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    Door 3 is your mouth. Close your eyes. Take a small mouthful of food or drink and try to really taste it. Notice the flavours. How many are there? Notice the textures and temperature. What part of your tongue is picking up these sensations. What is it like to chew the food? If you have no food available, just lick your lip and try and taste the subtle flavour of you. Concentrate entirely on your taste sensation and quickly you will be calmed and soothed enough to return to reality with enough peace of mind to be more productive in dealing with your situation.

    Think of these exercises as miniature holidays. Sneak away for a minute or 2 with just one of your senses and you will come back a different person. The stressful situation will still be there when you return but you will be in a much better state of mind to deal with it.

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    Practice it right now, and then when you really need it, you will be ready to use one of your 3 doors to relaxation.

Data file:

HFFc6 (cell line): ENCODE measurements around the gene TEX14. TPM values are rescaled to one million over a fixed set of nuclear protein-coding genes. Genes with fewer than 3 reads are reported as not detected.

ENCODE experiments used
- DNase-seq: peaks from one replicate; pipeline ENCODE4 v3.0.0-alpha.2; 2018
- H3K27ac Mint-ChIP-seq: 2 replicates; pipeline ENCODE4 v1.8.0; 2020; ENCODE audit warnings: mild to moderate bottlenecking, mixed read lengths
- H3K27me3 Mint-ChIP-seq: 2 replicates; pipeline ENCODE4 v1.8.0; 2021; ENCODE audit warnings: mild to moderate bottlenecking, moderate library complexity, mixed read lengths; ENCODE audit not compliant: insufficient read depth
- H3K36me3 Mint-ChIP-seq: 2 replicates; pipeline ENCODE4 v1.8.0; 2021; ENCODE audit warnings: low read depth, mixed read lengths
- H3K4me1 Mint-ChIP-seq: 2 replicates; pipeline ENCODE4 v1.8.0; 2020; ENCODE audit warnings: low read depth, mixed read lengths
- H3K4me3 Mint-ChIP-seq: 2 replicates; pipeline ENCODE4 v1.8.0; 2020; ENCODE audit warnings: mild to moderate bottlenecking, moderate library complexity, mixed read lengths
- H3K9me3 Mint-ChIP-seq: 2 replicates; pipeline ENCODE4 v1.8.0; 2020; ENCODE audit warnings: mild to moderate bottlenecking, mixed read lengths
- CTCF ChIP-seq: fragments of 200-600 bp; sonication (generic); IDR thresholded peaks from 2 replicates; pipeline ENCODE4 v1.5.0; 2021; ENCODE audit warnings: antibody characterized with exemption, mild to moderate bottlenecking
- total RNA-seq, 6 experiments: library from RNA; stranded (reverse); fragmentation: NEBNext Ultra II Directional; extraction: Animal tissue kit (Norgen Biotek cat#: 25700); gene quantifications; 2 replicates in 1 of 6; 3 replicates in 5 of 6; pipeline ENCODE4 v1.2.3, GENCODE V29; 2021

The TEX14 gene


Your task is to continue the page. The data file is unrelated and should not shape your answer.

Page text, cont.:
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    Last Updated on December 2, 2021

    The Importance of Making a Camping Checklist

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    The Importance of Making a Camping Checklist

    Camping can be hard work, but it’s the preparation that’s even harder. There are usually a lot of things to do in order to make sure that you and your family or friends have the perfect camping experience. But sometimes you might get to your destination and discover that you have left out one or more crucial things.

    There is no dispute that preparation and organization for a camping trip can be quite overwhelming, but if it is done right, you would see at the end of the day, that it was worth the stress. This is why it is important to ensure optimum planning and execution. For this to be possible, it is advised that in addition to a to-do-list, you should have a camping checklist to remind you of every important detail.